Power in the Portrayal: Representations of Jews and Muslims in Eleventh- and Twelfth-Century Islamic Spain

Power in the Portrayal: Representations of Jews and Muslims in Eleventh- and Twelfth-Century Islamic Spain

Power in the Portrayal: Representations of Jews and Muslims in Eleventh- and Twelfth-Century Islamic Spain

Power in the Portrayal: Representations of Jews and Muslims in Eleventh- and Twelfth-Century Islamic Spain

Synopsis

Power in the Portrayalunveils a fresh and vital perspective on power relations in eleventh- and twelfth-century Muslim Spain as reflected in historical and literary texts of the period. Employing the methods of the new historical literary study in looking at a range of texts, Ross Brann reveals the paradoxical relations between the Andalusi Muslim and Jewish elites in an era when long periods of tolerance and respect were punctuated by outbreaks of tension and hostility. The examined Arabic texts reveal a fragmented perception of the Jew in eleventh-century al-Andalus. They depict seemingly contradictory figures at whose poles are an intelligent, skilled, and noble Jew deserving of homage and a vile, stupid, and fiendish enemy of God and Islam. For their part, the Hebrew and Judeo-Arabic texts display a deep-seated reluctance to portray Muslims in any light at all. Brann cogently demonstrates that these representations of Jews and Muslims--each of which is concerned with issues of sovereignty and the exercise of power--reflect the shifting, fluctuating, and ambivalent relations between elite members of two of the ethno-religious communities of al-Andalus. Brann's accessible prose is enriched by his splendid translations; the original texts are also included. This book is the first to study the construction of social meaning in Andalusi Arabic, Judeo-Arabic, and Hebrew literary texts and historical chronicles. The novel approach illuminates nuances of respect, disinterest, contempt, and hatred reflected in the relationship between Muslims and Jews in medieval Spain.

Excerpt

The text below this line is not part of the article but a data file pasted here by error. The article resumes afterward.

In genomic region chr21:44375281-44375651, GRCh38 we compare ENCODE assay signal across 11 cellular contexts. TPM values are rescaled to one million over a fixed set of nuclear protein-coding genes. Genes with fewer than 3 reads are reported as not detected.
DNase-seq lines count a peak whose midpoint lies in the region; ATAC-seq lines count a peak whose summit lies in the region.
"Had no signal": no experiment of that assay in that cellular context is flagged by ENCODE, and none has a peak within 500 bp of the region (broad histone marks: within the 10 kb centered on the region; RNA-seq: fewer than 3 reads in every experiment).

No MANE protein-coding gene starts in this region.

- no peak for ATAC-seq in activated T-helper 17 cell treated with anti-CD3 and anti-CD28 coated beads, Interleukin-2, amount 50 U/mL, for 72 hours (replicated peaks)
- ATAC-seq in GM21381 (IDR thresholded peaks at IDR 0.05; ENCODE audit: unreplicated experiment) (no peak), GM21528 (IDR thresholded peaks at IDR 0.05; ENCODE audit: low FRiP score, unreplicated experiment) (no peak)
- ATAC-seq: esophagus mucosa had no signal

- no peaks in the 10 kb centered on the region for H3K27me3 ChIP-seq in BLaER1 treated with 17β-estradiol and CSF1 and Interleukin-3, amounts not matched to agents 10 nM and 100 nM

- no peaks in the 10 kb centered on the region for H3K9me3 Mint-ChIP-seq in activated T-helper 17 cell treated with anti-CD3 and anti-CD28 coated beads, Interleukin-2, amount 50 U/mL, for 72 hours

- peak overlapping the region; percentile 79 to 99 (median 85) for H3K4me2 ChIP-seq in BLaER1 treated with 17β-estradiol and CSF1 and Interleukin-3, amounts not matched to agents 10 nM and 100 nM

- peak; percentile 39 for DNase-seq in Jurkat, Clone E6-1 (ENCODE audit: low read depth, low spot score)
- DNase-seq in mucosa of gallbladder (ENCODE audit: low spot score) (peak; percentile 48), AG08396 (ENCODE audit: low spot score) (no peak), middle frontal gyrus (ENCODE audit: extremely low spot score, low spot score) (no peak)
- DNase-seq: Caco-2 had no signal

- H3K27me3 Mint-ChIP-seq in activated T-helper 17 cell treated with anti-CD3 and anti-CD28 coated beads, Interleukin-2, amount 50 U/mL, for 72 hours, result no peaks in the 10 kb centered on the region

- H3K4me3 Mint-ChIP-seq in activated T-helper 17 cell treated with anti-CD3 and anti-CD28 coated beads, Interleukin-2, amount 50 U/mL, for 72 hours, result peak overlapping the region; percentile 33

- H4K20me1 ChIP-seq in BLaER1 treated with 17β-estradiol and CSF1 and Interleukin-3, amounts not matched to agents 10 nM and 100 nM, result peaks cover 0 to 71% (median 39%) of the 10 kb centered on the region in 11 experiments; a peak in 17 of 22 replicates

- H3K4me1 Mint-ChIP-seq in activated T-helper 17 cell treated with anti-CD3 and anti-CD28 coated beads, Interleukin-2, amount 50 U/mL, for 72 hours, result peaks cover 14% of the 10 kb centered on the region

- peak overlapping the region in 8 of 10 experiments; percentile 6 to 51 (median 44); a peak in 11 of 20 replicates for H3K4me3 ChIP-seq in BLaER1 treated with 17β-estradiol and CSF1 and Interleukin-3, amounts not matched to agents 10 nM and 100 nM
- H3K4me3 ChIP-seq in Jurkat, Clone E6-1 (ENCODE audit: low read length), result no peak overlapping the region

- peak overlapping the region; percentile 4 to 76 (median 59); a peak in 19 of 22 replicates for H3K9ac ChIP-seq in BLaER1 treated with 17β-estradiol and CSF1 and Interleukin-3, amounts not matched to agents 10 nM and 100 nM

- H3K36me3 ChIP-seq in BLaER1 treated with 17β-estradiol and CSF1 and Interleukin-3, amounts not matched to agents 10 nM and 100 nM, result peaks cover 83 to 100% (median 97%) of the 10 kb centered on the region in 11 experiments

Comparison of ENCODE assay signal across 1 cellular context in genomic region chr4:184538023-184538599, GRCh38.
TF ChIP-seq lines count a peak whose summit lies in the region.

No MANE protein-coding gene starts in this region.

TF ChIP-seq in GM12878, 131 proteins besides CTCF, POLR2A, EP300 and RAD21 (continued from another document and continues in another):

Despite its reputation as a singularly tolerant premodern society and its romanticized popular image as an interfaith utopia shared by the three monotheistic religious communities, al-Andalus, or Muslim Spain of the (European) High Middle Ages as it is more commonly known, was torn repeatedly by tribal and ethnic social cleavages, and socioeconomic struggles and factional rivalries among Andalusi Arabs, Berbers, the ṣaqāliba (the so-called Slavs), and Mozarabic Christians. For their part, the Jews of al-Andalus prospered materially under Muslim rule and apparently ranked among the most acculturated and politically complacent groups in the society. They readily accepted Muslim political and cultural hegemony over al-Andalus. And, until the rivalries between “the party kings” (Ar. mulūk al-ṭawā’if; Sp. los reyes de taifas) of the eleventh century, the Jews seem to have had little or no stake in the various internecine religious and sociopolitical disputes among Andalusi Muslims. Nevertheless, on occasion, encounters between Muslims and Jews in al-Andalus seem to have been highly charged and, it appears, marked by contradiction. On the one hand there were extended periods of sociopolitical calm and mutual economic and cultural productivity; on the other there were sporadic outbreaks of tension, reaction, and deteriorating relations between members of the Muslim and Jewish communities of al-Andalus.

Paradoxically, the supposed contradiction in the nature of relations between Andalusi Muslims and Jews is most evident during the politically turbulent but culturally productive “Golden Age” of Jewish civilization in al-Andalus (c. tenth to twelfth centuries). The very period during which the Jews attained greatest material prosperity, visibility, and influence in Andalusi Muslim society and achieved uncommon cultural productivity in the religious, literary, philosophical, and scientific spheres was also punctuated by three significant intervals of violence increasingly devastating to their religious community. A full-scale and murderous public riot was unleashed against the Jews of Granada and an especially powerful Jewish official in the Zirid administration of that

Only the first of these episodes was directed exclusively against the Jews. Lewis, 1984a, p. 52, observes the irony of the Iberian exception to the rule of tolerance in classical Islam west of Iran.

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